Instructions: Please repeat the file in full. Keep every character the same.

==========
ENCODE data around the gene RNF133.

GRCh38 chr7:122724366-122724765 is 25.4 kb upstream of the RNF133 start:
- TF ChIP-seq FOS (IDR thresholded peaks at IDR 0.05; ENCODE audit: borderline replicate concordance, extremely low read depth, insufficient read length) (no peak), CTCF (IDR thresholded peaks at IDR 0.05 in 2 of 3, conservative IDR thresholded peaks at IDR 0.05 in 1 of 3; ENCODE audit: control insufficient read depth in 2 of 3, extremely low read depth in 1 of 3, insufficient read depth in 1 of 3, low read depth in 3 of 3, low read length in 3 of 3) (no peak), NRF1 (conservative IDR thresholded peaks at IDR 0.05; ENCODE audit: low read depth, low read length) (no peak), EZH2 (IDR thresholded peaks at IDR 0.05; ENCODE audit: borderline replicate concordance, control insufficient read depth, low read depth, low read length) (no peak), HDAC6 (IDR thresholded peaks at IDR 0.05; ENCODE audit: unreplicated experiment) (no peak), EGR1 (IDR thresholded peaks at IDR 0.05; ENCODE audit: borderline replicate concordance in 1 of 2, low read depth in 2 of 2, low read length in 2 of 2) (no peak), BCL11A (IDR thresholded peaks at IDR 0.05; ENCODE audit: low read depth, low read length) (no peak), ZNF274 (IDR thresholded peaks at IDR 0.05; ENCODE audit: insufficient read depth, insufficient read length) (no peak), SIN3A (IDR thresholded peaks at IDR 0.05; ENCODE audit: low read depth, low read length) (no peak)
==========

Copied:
ENCODE data around the gene RNF133.

GRCh38 chr7:122724366-122724765 is 25.4 kb upstream of the RNF133 start:
- TF ChIP-seq FOS (IDR thresholded peaks at IDR 0.05; ENCODE audit: borderline replicate concordance, extremely low read depth, insufficient read length) (no peak), CTCF (IDR thresholded peaks at IDR 0.05 in 2 of 3, conservative IDR thresholded peaks at IDR 0.05 in 1 of 3; ENCODE audit: control insufficient read depth in 2 of 3, extremely low read depth in 1 of 3, insufficient read depth in 1 of 3, low read depth in 3 of 3, low read length in 3 of 3) (no peak), NRF1 (conservative IDR thresholded peaks at IDR 0.05; ENCODE audit: low read depth, low read length) (no peak), EZH2 (IDR thresholded peaks at IDR 0.05; ENCODE audit: borderline replicate concordance, control insufficient read depth, low read depth, low read length) (no peak), HDAC6 (IDR thresholded peaks at IDR 0.05; ENCODE audit: unreplicated experiment) (no peak), EGR1 (IDR thresholded peaks at IDR 0.05; ENCODE audit: borderline replicate concordance in 1 of 2, low read depth in 2 of 2, low read length in 2 of 2) (no peak), BCL11A (IDR thresholded peaks at IDR 0.05; ENCODE audit: low read depth, low read length) (no peak), ZNF274 (IDR thresholded peaks at IDR 0.05; ENCODE audit: insufficient read depth, insufficient read length) (no peak), SIN3A (IDR thresholded peaks at IDR 0.05; ENCODE audit: low read depth, low read length) (no peak)